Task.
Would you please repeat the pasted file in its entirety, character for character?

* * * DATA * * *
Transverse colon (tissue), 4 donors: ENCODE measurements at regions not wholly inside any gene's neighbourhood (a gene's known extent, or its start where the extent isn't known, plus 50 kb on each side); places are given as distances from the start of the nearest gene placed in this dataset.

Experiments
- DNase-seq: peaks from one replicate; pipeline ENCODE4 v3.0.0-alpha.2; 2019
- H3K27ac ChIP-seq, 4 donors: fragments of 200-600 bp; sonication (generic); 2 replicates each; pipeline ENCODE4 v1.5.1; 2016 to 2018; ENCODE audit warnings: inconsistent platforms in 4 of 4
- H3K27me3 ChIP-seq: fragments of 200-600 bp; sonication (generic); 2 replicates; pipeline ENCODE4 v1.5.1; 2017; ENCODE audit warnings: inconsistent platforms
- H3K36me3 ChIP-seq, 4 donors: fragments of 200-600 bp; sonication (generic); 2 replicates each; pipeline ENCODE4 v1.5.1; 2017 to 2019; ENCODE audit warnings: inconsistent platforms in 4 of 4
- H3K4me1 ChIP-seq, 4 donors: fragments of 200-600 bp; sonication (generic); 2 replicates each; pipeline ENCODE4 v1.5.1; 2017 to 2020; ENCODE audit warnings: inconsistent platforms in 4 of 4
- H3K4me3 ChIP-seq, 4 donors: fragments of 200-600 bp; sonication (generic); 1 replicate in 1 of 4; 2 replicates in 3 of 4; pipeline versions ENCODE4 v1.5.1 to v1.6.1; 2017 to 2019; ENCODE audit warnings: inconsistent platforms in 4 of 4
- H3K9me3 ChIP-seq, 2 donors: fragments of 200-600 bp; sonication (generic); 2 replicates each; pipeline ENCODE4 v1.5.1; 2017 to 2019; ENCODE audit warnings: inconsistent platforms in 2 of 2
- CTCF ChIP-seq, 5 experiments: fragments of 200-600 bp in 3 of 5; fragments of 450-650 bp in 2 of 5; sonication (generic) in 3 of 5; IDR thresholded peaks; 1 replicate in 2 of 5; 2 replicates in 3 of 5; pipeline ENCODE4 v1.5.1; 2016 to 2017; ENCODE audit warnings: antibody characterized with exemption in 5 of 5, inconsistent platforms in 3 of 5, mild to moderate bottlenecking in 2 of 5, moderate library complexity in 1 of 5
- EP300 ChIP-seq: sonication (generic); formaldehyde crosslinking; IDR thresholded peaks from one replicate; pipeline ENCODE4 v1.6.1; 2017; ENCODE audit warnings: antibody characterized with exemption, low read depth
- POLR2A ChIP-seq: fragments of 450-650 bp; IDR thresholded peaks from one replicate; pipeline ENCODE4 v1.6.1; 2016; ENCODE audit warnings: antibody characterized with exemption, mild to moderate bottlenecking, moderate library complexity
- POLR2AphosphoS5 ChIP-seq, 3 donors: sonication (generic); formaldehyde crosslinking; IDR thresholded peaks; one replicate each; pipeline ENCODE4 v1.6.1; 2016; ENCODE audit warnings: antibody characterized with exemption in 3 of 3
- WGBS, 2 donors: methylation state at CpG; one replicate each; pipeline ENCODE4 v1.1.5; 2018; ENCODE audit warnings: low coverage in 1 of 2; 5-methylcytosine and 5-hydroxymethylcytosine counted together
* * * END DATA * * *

Transverse colon (tissue), 4 donors: ENCODE measurements at regions not wholly inside any gene's neighbourhood (a gene's known extent, or its start where the extent isn't known, plus 50 kb on each side); places are given as distances from the start of the nearest gene placed in this dataset.

Experiments
- DNase-seq: peaks from one replicate; pipeline ENCODE4 v3.0.0-alpha.2; 2019
- H3K27ac ChIP-seq, 4 donors: fragments of 200-600 bp; sonication (generic); 2 replicates each; pipeline ENCODE4 v1.5.1; 2016 to 2018; ENCODE audit warnings: inconsistent platforms in 4 of 4
- H3K27me3 ChIP-seq: fragments of 200-600 bp; sonication (generic); 2 replicates; pipeline ENCODE4 v1.5.1; 2017; ENCODE audit warnings: inconsistent platforms
- H3K36me3 ChIP-seq, 4 donors: fragments of 200-600 bp; sonication (generic); 2 replicates each; pipeline ENCODE4 v1.5.1; 2017 to 2019; ENCODE audit warnings: inconsistent platforms in 4 of 4
- H3K4me1 ChIP-seq, 4 donors: fragments of 200-600 bp; sonication (generic); 2 replicates each; pipeline ENCODE4 v1.5.1; 2017 to 2020; ENCODE audit warnings: inconsistent platforms in 4 of 4
- H3K4me3 ChIP-seq, 4 donors: fragments of 200-600 bp; sonication (generic); 1 replicate in 1 of 4; 2 replicates in 3 of 4; pipeline versions ENCODE4 v1.5.1 to v1.6.1; 2017 to 2019; ENCODE audit warnings: inconsistent platforms in 4 of 4
- H3K9me3 ChIP-seq, 2 donors: fragments of 200-600 bp; sonication (generic); 2 replicates each; pipeline ENCODE4 v1.5.1; 2017 to 2019; ENCODE audit warnings: inconsistent platforms in 2 of 2
- CTCF ChIP-seq, 5 experiments: fragments of 200-600 bp in 3 of 5; fragments of 450-650 bp in 2 of 5; sonication (generic) in 3 of 5; IDR thresholded peaks; 1 replicate in 2 of 5; 2 replicates in 3 of 5; pipeline ENCODE4 v1.5.1; 2016 to 2017; ENCODE audit warnings: antibody characterized with exemption in 5 of 5, inconsistent platforms in 3 of 5, mild to moderate bottlenecking in 2 of 5, moderate library complexity in 1 of 5
- EP300 ChIP-seq: sonication (generic); formaldehyde crosslinking; IDR thresholded peaks from one replicate; pipeline ENCODE4 v1.6.1; 2017; ENCODE audit warnings: antibody characterized with exemption, low read depth
- POLR2A ChIP-seq: fragments of 450-650 bp; IDR thresholded peaks from one replicate; pipeline ENCODE4 v1.6.1; 2016; ENCODE audit warnings: antibody characterized with exemption, mild to moderate bottlenecking, moderate library complexity
- POLR2AphosphoS5 ChIP-seq, 3 donors: sonication (generic); formaldehyde crosslinking; IDR thresholded peaks; one replicate each; pipeline ENCODE4 v1.6.1; 2016; ENCODE audit warnings: antibody characterized with exemption in 3 of 3
- WGBS, 2 donors: methylation state at CpG; one replicate each; pipeline ENCODE4 v1.1.5; 2018; ENCODE audit warnings: low coverage in 1 of 2; 5-methylcytosine and 5-hydroxymethylcytosine counted together